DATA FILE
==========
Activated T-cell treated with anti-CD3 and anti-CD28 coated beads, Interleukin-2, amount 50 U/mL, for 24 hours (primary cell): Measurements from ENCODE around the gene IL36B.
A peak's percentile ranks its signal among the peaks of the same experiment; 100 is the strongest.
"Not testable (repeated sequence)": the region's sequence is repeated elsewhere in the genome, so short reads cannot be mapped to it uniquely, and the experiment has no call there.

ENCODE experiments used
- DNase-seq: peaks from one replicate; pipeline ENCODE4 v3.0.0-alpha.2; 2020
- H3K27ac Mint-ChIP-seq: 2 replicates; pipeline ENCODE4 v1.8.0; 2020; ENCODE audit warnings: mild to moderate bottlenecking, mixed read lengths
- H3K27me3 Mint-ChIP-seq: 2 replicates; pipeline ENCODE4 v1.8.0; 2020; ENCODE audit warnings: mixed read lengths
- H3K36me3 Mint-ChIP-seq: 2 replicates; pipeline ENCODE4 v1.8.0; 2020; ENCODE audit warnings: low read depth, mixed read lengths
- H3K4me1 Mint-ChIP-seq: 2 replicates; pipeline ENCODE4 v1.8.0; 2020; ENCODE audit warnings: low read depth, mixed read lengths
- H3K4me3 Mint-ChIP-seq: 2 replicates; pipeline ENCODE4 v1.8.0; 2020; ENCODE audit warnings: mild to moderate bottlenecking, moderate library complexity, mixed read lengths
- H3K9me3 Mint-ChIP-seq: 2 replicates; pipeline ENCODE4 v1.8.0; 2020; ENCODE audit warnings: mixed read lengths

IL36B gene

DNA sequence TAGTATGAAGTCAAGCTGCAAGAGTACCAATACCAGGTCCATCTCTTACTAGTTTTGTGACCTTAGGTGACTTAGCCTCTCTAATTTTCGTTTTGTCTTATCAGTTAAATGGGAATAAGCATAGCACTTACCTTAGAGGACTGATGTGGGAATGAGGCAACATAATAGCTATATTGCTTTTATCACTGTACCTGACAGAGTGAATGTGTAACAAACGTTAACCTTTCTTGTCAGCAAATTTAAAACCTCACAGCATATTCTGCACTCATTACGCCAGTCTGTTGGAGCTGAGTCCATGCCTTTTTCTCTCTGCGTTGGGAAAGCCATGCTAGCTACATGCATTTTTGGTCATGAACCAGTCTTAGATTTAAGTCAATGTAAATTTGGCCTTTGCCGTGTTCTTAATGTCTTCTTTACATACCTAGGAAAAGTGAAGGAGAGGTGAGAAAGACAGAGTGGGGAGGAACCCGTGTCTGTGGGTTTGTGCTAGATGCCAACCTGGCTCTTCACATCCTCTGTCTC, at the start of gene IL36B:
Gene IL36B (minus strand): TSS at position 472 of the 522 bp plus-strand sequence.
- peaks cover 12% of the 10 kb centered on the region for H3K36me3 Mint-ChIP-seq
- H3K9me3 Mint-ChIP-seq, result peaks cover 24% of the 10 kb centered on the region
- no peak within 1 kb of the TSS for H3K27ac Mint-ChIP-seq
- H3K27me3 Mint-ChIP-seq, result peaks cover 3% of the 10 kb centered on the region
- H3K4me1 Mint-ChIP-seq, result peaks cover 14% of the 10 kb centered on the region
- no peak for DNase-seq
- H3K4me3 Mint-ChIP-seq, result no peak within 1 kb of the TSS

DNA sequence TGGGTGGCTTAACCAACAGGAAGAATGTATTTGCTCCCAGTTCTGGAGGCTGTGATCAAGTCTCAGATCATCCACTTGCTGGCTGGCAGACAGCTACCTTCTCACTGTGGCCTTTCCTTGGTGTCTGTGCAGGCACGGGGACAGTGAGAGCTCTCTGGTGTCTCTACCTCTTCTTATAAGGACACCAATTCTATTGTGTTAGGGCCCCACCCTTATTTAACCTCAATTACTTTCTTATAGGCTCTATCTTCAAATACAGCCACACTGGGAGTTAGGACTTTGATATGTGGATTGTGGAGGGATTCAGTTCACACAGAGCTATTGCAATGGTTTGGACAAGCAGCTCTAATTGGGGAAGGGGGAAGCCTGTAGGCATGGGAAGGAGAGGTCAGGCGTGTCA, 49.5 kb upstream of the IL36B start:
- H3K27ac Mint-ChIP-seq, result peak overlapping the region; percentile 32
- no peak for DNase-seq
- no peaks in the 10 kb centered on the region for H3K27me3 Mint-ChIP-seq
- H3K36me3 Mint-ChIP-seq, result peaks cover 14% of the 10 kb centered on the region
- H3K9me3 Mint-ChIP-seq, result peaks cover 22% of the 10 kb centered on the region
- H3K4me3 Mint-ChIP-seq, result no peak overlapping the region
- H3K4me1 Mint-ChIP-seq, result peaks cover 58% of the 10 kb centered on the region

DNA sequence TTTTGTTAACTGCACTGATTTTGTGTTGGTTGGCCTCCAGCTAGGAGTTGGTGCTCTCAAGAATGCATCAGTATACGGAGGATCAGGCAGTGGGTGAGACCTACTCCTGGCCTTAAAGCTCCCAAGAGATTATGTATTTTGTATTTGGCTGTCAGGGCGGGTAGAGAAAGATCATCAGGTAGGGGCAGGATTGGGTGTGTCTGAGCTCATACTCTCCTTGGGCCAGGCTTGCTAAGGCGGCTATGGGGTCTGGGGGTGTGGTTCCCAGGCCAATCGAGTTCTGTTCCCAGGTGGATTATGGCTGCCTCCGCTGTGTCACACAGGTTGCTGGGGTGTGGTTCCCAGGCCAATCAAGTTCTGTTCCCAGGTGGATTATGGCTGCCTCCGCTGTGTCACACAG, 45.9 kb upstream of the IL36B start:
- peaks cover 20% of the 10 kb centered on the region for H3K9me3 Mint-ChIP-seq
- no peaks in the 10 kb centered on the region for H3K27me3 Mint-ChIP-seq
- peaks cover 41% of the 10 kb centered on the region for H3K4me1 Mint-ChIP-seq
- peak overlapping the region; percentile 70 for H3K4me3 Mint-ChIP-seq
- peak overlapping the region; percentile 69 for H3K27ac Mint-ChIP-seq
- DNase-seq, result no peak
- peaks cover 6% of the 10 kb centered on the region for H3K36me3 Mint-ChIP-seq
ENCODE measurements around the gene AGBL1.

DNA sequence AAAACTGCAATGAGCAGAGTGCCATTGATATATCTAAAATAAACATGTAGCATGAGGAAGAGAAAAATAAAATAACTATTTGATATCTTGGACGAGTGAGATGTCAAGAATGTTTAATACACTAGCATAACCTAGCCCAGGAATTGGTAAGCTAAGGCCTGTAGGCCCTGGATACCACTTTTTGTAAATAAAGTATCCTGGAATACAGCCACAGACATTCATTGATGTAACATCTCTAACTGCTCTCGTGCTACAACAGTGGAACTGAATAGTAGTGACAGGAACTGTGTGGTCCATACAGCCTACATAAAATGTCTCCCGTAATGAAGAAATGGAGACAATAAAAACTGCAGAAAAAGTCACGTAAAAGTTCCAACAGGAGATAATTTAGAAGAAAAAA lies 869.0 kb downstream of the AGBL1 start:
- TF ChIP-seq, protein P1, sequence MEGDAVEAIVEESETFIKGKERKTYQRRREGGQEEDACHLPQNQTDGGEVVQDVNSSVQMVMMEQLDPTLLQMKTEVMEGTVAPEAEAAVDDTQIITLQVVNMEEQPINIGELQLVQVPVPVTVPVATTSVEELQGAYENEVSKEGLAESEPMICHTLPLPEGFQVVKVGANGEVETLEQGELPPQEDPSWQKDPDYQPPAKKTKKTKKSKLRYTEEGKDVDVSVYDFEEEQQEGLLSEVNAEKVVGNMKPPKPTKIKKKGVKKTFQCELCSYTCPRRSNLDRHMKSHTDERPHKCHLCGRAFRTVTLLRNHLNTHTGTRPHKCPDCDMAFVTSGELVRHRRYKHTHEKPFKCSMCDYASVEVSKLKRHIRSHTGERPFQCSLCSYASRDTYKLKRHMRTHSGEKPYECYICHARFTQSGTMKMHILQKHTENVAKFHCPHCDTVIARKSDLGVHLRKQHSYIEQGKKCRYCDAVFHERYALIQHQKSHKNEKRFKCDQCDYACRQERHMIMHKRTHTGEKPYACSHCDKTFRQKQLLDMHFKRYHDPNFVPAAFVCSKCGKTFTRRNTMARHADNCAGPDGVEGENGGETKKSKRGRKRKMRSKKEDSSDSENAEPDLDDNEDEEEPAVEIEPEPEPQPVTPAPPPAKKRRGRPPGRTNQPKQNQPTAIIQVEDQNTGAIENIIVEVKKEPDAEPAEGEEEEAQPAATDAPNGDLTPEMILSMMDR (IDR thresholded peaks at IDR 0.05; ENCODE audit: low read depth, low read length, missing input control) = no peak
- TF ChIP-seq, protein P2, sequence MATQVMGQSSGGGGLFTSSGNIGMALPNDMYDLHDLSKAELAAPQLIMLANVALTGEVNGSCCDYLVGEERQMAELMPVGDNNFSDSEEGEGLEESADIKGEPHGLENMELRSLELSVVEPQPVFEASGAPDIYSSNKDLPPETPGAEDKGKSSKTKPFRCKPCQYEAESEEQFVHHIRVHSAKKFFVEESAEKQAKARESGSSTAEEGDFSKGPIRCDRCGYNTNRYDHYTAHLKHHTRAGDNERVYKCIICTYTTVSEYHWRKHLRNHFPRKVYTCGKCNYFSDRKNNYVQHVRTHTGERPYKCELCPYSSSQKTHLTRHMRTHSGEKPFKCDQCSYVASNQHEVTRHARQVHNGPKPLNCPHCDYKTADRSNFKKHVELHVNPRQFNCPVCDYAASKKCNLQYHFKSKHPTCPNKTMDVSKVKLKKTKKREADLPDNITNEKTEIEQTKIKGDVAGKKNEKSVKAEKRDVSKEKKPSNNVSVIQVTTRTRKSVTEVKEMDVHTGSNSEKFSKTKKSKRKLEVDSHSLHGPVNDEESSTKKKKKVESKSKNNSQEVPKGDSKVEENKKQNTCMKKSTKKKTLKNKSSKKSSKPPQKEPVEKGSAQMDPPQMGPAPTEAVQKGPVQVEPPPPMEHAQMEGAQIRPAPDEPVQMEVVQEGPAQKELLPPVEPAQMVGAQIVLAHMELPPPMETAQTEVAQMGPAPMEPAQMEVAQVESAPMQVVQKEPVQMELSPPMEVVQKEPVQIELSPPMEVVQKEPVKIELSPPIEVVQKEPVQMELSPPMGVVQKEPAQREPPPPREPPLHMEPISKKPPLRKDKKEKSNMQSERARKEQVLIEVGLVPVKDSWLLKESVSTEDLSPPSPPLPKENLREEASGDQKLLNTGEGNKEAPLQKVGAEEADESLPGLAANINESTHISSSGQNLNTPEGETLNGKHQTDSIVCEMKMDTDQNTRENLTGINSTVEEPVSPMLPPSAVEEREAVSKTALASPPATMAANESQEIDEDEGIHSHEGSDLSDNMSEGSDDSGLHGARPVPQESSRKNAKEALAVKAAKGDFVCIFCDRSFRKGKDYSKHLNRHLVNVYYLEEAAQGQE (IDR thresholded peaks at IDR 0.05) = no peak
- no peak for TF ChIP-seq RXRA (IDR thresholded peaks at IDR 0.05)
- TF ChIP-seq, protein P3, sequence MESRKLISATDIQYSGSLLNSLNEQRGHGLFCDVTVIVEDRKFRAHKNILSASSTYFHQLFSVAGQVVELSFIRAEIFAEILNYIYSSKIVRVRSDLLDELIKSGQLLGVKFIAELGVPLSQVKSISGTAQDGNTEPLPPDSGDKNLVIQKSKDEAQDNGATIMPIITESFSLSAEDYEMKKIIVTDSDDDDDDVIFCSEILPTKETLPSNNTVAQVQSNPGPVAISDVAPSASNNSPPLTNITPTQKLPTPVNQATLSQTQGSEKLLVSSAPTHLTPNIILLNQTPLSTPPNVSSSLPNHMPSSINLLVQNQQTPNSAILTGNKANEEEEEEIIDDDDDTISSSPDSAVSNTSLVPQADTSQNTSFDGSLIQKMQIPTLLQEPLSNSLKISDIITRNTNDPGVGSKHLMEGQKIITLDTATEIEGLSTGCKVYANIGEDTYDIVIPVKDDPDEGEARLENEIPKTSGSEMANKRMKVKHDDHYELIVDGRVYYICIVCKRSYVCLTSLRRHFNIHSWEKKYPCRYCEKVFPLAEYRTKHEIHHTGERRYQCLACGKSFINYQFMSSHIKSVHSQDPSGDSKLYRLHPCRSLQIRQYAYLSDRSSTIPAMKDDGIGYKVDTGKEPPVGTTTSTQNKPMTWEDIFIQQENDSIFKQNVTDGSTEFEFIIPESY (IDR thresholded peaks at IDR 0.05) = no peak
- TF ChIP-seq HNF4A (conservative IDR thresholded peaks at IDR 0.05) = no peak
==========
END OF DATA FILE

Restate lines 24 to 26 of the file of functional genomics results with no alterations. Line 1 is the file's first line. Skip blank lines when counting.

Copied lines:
- no peak for DNase-seq
- no peaks in the 10 kb centered on the region for H3K27me3 Mint-ChIP-seq
- H3K36me3 Mint-ChIP-seq, result peaks cover 14% of the 10 kb centered on the region